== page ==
Workers' Compensation Case Watch
In Ross v. Cumberland Hospital, the claimant sustained a severe brain injury. Her doctor said it was medically necessary that she have a home health aide or family member oversight to assist her with activities of daily living and monitor safety concerns. The claimant filed a claim asking that her spouse be paid to provide home health care to her.
The Commission found that spousal care should be authorized. In reaching that conclusion, the Commission did not apply the “Chandler test” to the facts of the case. The Chandler test, which the Supreme Court of Virginia laid out in Chandler v. Warren Trucking, Co., 221 Va. 1109 (1981) is:
- The employer knows of the employee’s need for medical attention at home as a result of the industrial accident;
- The medical attention is performed under the direction and control of a physician, that is, a physician must state home nursing care is necessary as the result of the accident and must describe with a reasonable degree of particularity the nature and extent of duties to be performed by the spouse;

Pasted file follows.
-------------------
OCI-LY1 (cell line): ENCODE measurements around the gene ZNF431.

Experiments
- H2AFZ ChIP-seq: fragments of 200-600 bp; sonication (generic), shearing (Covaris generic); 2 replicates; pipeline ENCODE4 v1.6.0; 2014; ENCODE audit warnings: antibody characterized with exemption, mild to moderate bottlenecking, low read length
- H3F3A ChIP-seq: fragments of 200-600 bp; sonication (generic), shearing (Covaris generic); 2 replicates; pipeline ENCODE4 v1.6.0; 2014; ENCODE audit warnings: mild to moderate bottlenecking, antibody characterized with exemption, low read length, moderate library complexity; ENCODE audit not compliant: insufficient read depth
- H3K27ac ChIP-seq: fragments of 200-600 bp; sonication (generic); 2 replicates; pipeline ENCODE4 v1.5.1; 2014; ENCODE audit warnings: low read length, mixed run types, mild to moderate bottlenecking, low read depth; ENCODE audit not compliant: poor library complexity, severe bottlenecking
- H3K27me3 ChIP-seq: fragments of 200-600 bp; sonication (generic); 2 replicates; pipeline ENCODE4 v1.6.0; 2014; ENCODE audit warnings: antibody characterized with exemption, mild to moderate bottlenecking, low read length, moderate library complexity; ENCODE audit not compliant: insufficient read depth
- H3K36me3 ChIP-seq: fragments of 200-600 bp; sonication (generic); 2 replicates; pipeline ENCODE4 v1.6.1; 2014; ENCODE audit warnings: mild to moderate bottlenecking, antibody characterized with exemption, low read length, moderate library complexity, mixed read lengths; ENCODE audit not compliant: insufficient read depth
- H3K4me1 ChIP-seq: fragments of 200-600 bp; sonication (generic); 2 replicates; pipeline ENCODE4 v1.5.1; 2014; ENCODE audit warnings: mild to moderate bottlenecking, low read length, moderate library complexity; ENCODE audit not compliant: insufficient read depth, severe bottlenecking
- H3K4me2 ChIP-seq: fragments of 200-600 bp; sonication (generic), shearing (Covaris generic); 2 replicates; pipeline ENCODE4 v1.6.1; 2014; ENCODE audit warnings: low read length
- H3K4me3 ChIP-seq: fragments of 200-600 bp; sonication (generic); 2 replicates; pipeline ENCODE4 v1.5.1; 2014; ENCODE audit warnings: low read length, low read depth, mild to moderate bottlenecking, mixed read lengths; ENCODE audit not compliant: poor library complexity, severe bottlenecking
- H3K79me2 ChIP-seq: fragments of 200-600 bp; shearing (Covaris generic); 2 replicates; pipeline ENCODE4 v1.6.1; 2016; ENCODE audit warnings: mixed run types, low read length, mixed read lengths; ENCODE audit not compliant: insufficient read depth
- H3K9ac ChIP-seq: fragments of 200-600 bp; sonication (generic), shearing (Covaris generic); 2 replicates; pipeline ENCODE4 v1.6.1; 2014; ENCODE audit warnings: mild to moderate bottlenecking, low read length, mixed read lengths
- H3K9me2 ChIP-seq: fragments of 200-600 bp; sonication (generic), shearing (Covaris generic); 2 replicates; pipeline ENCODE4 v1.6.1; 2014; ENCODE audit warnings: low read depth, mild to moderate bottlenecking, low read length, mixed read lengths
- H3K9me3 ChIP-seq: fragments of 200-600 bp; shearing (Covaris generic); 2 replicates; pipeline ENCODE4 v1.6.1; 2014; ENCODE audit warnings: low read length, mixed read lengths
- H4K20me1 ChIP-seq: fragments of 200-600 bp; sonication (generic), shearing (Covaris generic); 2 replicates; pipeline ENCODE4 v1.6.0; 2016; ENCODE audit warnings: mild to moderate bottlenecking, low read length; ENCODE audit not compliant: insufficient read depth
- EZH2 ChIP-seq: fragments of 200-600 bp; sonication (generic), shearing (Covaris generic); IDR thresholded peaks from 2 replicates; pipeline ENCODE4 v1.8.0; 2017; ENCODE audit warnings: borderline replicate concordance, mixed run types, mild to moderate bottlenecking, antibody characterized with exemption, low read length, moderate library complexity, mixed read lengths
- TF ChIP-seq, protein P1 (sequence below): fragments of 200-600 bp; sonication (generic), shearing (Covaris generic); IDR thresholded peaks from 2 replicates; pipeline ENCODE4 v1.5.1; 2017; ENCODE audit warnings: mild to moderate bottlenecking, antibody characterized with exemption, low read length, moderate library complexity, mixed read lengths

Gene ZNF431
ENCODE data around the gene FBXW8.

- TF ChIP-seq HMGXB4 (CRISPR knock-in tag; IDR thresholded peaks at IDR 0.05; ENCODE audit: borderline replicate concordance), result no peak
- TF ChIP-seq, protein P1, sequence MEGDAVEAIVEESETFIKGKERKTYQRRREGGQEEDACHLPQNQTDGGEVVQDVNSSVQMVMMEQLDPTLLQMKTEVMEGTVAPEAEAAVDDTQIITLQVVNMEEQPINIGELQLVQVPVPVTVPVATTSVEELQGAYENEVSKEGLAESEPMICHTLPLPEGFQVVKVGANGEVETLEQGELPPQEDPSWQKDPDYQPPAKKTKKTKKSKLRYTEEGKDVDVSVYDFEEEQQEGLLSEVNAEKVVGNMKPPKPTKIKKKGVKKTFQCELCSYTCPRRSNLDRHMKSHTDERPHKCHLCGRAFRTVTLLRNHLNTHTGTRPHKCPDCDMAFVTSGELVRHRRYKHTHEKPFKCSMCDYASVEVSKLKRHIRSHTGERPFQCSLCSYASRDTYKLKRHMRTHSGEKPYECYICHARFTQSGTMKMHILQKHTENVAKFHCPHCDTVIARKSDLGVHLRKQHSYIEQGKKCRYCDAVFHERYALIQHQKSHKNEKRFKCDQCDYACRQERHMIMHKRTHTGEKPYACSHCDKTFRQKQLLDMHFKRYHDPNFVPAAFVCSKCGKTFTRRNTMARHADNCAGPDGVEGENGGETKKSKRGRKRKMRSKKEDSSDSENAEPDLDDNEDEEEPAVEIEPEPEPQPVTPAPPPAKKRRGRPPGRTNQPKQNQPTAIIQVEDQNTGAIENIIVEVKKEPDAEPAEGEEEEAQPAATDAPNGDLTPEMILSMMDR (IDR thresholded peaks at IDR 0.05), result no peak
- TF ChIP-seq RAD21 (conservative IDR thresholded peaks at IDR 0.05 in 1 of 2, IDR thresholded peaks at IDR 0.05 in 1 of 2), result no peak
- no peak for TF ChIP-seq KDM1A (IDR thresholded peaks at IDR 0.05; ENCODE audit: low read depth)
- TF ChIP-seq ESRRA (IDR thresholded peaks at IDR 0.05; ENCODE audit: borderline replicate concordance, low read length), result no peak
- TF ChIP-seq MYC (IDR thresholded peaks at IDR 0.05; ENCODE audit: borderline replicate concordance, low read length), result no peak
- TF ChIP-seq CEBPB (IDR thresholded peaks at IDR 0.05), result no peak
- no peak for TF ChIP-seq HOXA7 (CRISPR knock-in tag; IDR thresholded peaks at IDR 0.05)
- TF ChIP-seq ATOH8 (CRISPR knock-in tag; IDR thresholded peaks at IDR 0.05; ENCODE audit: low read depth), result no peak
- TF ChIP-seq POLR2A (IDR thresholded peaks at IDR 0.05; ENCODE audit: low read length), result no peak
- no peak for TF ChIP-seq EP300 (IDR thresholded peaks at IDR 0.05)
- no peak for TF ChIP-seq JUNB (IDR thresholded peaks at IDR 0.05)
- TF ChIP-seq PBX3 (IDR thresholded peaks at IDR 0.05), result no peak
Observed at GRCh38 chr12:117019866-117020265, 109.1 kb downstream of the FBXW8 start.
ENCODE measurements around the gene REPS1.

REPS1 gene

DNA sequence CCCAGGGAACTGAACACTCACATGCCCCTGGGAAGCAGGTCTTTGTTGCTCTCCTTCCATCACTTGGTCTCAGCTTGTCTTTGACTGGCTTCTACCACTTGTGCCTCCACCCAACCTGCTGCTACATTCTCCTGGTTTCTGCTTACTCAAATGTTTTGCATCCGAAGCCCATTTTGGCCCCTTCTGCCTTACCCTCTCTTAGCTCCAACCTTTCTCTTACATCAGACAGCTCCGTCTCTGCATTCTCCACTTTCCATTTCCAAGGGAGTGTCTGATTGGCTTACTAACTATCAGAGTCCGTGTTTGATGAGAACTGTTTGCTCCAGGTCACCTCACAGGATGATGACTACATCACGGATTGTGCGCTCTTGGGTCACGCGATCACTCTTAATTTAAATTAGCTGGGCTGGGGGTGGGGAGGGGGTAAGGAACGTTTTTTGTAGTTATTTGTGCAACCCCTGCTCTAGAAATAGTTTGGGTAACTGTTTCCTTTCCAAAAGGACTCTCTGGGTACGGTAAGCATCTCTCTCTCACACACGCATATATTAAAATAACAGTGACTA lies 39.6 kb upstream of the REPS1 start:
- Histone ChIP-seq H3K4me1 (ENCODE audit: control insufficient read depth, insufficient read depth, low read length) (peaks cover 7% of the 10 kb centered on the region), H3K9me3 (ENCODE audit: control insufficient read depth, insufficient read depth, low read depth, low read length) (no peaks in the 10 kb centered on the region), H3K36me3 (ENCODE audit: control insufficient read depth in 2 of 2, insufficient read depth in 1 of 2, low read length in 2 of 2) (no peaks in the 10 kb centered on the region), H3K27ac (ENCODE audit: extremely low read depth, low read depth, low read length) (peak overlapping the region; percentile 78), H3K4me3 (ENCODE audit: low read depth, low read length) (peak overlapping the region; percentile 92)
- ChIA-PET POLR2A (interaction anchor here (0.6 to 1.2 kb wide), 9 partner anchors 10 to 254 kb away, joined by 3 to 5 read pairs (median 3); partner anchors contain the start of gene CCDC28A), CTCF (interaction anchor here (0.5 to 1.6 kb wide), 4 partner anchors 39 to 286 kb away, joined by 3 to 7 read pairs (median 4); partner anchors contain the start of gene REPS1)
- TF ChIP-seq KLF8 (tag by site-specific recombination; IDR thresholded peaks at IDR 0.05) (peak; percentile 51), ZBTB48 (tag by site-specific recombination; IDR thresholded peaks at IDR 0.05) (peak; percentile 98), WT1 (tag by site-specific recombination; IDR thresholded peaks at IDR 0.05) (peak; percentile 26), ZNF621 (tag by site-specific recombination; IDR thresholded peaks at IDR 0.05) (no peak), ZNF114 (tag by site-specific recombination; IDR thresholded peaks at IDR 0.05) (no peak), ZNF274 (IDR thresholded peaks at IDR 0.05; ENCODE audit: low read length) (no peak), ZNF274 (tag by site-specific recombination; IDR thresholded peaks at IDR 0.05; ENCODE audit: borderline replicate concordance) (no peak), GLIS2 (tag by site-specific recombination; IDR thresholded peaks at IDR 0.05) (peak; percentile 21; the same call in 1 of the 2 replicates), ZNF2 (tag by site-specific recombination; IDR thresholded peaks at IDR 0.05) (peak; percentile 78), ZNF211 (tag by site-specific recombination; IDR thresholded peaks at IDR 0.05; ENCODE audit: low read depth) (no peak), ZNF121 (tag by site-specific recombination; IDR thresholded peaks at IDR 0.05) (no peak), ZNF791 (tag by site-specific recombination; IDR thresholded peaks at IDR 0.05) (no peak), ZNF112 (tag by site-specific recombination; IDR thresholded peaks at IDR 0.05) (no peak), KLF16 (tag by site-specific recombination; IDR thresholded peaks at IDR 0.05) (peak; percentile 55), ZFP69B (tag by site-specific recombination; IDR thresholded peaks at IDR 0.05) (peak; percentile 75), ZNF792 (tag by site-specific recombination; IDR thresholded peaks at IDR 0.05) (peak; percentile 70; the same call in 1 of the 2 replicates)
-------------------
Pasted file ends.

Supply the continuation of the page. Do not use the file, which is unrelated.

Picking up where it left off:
- The care rendered by the spouse must be of the type usually rendered only by trained attendants and beyond the scope of normal household duties; and
- There is a means to determine with proper certainty the reasonable value of the services performed by the spouse.
In authorizing the spousal care, the Commission said that the Chandler test did not apply because the parties stipulated to the need for a home health aide, home health care was necessary medical attention, and the authorized treating providers had consistently stated that this treatment was reasonable and necessary for the claimant.
On appeal, the Court of Appeals found that the Commission erred by not applying Chandler. The Court held that when a claimant seeks compensation for care given by his or her spouse, the Chandler test must always be applied to determine whether the employer is required to pay for that care. The Court noted that the Chandler test helps distinguish between spousal care that is inherent in a marital relationship and spousal care that constitutes necessary medical attention. The Court remanded the case back to the Commission for further proceedings.
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Jessica Hacker Trivizas is a litigator who focuses her practice on workers’ compensation, defending employers and carriers at the trial and appellate levels. She works with insurance carriers, third-party administrators, and self-insureds. Jessica worked on some of the largest settlements in the country, including the historic NFL Concussion Settlement Program, the BP Oil Spill settlement, and the Reglan/MCP Settlement Program. Her background on these mass claims resolution programs gives her unique insight into the work of claims adjusters.